FORGERY AT KATOOMBA.

    Norman Cooper pleaded guilty to a charge of having, at Katoomba, on January 5, forged a certain receipt for the payment of money, with intent to defraud.

    A sentence of seven months’ hard labor in Goulburn Gaol was suspended on accused entering into a recognisance of £15, with surety, to be of good behaviour for twelve months, and giving a bond, with surety, to repay £4 within three months.

~ ~ ~ ~ ~

The Sydney Morning Herald, Wed 28 Feb 1923 11

PARRAMATTA QUARTER SESSIONS.
———◦———

    The Parramatta Quarter Sessions were continued yesterday, before Judge Armstrong. Mr Crawford prosecuted on behalf of the Crown.

    Norman Cooper pleaded guilty to a charge of forging and uttering a telegraphic money order for £4, at Katoomba, on January 5. His Honor sentenced him to seven months’ hard labour in Goulburn Gaol, the sentence to be suspended on his finding a surety of £15 and himself in a like amount to be of good behaviour for 12 months; also to find a bond to repay the £4.

~ ~ ~ ~ ~


Norman Cooper, Gaol photo sheet 12

SRNSW: NRS2397, [3/6014], Parramatta photographic description book, 1917-1928, No. 1556, p. 71, R5138.


Gaol Photo Sheet - 
Transcribed Details

No. 1556
Parramatta

Date when Portrait was taken: 26 April 1923

Name: Norman Cooper
(aka Norman Lovenberry)

Native place: Queensland

Year of birth: 19-5-1898

Arrived       Ship: –
in Colony }   Year: –

Trade or occupation
previous to conviction  } Waiter in hotel

Religion: Methodist

Education, degree of: R & W

Height: 5' 4¾"

Weight     On committal:
in lbs     } On discharge:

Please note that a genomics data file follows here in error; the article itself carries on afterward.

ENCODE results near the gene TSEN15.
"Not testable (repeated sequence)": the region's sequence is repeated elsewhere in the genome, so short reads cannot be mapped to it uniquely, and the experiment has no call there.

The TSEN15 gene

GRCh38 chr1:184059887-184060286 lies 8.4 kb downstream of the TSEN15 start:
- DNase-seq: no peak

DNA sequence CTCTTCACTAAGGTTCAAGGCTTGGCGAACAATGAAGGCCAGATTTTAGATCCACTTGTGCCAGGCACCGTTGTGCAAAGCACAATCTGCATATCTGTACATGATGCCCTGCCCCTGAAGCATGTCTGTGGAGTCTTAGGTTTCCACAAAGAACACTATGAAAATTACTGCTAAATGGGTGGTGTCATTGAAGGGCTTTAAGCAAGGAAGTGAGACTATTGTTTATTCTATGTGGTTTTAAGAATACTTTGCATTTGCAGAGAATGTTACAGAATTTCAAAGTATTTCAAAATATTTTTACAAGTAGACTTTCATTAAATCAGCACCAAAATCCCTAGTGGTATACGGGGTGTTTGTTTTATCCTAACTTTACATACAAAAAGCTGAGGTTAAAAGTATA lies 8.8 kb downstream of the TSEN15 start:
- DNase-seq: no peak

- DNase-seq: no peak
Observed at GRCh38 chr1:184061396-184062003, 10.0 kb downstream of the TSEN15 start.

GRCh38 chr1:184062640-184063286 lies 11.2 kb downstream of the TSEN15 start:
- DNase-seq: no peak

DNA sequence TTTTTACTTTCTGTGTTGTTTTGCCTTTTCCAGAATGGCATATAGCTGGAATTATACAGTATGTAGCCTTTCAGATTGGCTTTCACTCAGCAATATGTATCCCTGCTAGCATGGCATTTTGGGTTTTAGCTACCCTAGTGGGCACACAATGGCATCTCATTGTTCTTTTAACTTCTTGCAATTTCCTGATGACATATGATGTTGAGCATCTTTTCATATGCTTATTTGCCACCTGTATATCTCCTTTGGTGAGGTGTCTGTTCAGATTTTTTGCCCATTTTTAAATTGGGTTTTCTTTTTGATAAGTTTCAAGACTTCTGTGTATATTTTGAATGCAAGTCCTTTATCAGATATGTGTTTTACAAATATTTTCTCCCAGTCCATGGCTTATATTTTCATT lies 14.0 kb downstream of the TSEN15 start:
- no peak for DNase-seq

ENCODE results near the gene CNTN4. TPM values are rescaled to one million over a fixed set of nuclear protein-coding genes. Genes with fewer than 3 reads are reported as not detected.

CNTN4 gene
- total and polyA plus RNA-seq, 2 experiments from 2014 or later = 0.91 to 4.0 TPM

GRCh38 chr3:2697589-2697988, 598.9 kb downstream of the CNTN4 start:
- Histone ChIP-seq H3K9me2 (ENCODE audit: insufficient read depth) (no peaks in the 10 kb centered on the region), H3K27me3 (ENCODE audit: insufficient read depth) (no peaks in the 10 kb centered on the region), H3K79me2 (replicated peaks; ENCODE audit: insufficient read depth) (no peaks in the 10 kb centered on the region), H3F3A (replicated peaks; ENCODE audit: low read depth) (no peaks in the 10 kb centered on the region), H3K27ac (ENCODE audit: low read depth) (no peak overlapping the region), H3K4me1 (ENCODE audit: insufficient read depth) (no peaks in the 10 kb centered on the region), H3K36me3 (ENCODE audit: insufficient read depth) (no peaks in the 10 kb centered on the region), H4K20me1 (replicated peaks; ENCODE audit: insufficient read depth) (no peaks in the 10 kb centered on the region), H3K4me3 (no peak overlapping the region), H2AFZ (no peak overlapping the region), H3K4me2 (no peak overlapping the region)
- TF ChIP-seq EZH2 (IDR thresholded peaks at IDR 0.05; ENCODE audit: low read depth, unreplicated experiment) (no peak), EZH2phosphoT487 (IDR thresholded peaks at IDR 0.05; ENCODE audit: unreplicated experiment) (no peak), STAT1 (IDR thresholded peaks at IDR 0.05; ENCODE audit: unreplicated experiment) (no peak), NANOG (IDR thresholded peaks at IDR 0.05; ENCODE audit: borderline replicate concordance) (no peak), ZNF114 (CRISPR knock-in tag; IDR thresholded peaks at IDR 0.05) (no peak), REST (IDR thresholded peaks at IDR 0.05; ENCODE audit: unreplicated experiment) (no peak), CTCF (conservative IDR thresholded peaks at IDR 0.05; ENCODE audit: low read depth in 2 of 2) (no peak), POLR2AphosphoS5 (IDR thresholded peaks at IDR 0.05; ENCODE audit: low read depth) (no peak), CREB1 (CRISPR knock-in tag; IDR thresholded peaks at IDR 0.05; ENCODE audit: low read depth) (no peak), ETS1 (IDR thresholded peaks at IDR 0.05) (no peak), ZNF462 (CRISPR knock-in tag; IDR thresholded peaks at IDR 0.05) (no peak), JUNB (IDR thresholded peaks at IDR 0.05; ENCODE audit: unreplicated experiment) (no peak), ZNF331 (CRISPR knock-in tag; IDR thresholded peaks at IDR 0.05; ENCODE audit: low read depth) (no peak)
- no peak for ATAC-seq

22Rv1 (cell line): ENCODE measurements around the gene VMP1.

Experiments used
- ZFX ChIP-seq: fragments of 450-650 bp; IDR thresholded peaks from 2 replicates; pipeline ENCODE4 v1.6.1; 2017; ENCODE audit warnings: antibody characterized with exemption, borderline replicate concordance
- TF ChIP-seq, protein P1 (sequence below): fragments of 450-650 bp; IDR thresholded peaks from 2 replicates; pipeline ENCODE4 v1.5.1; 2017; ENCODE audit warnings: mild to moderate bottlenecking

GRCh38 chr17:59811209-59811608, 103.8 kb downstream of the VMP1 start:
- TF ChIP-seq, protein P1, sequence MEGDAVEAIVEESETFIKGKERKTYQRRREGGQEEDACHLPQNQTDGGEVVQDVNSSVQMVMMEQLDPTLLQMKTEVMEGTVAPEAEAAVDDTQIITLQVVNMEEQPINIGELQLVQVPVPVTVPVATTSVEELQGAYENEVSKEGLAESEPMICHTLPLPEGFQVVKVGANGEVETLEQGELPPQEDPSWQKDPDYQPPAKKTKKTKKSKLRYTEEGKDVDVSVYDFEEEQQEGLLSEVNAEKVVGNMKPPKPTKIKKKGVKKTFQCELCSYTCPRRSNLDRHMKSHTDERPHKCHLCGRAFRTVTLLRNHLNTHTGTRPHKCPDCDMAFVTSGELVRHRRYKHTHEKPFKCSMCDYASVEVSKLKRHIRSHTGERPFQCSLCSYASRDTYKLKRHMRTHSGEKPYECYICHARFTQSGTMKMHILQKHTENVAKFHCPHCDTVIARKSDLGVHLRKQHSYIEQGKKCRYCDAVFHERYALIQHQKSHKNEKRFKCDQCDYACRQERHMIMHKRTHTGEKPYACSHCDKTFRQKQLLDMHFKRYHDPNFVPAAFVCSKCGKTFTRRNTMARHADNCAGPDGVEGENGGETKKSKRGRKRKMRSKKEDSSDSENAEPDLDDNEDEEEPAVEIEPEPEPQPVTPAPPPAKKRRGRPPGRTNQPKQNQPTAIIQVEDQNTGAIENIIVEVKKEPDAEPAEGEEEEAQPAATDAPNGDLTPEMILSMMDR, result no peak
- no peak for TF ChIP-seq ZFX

Colour of hair: Brown

Colour of eyes: Hazel

Marks or special features: Scar inside right wrist, outside right upper arm, on right kneecap & on left kneecap. Long nose

(No. of previous Portrait .. 18509; 7-4-1922)

CONVICTIONS

Where and When

Offence.

Sentence

Central PC

Parramatta Q.S

  6

26

4

2

1922

1923

Stealing

Forgery and uttering

6 months H.L.

7 months H.L.
Sent[ence] to date [from] 7-1-1923

 



Lovenberry v. Lovenberry
, 1924


The Sydney Morning Herald, Thu 21 Feb 1924 13

IN DIVORCE.
(Before Mr Justice Owen.)

Lovenberry v Lovenberry.

    Emily Lovenberry (formerly Flood) alleged desertion in asking for a divorce from Norman Lovenberry, to whom she was married at Sydney, on February 22, 1919, according to Roman Catholic rites. Mr Maddocks Cohen appeared for the petitioner. A decree nisi was granted, returnable in six months.

~ ~ ~ ~ ~

The Sydney Morning Herald, Thu 11 Sep 1924 14

IN DIVORCE.
(Before Mr Justice Owen.)

DECREES ABSOLUTE.

    Decrees absolute were pronounced, and the marriages declared dissolved, in the following suits:—

    Emily Lovenberry v Norman Lovenberry, 15

 


1     Northern Star (Lismore, NSW), Sat 22 Jan 1916, p. 4. Emphasis added.

2     To view the digitised WWI service record (service number 2228, barcode 8205384) of Norman David Lovenberry go to: www.naa.gov.au

3     Northern Star (Lismore, NSW), Tue 28 Mar 1916, p. 2. Emphasis added.

4     Northern Star (Lismore, NSW), Sat 25 May 1918, p. 4.

5     Northern Star (Lismore, NSW), Wed 12 Jun 1918, p. 8.

6     Northern Star (Lismore, NSW), Mon 28 Oct 1918, p. 5.

7     Northern Star (Lismore, NSW), Thu 6 Mar 1919, p. 6.

8     SRNSW: NRS2467, [3/6107], State Penitentiary photographic description book, 8 Feb 1922-5 Sep 1922, No. 18509, p. 147.

9     The Blue Mountain Echo, Fri 19 Jan 1923, p. 2. Emphasis added.

10   The Cumberland Argus and Fruitgrowers’ Advocate (Parramatta), Wed 28 Feb 1923, p. 1.

11   The Sydney Morning Herald, Wed 28 Feb 1923, p. 15.

12   SRNSW: NRS2397, [3/6014], Parramatta photographic description book, 1917-1928, No. 1556, p. 71, R5138.

13   The Sydney Morning Herald, Thu 21 Feb 1924, p. 5.

14   The Sydney Morning Herald, Thu 11 Sep 1924, p. 6.

15   There is a divorce file at SRNSW: divorce number 1166, year 1923.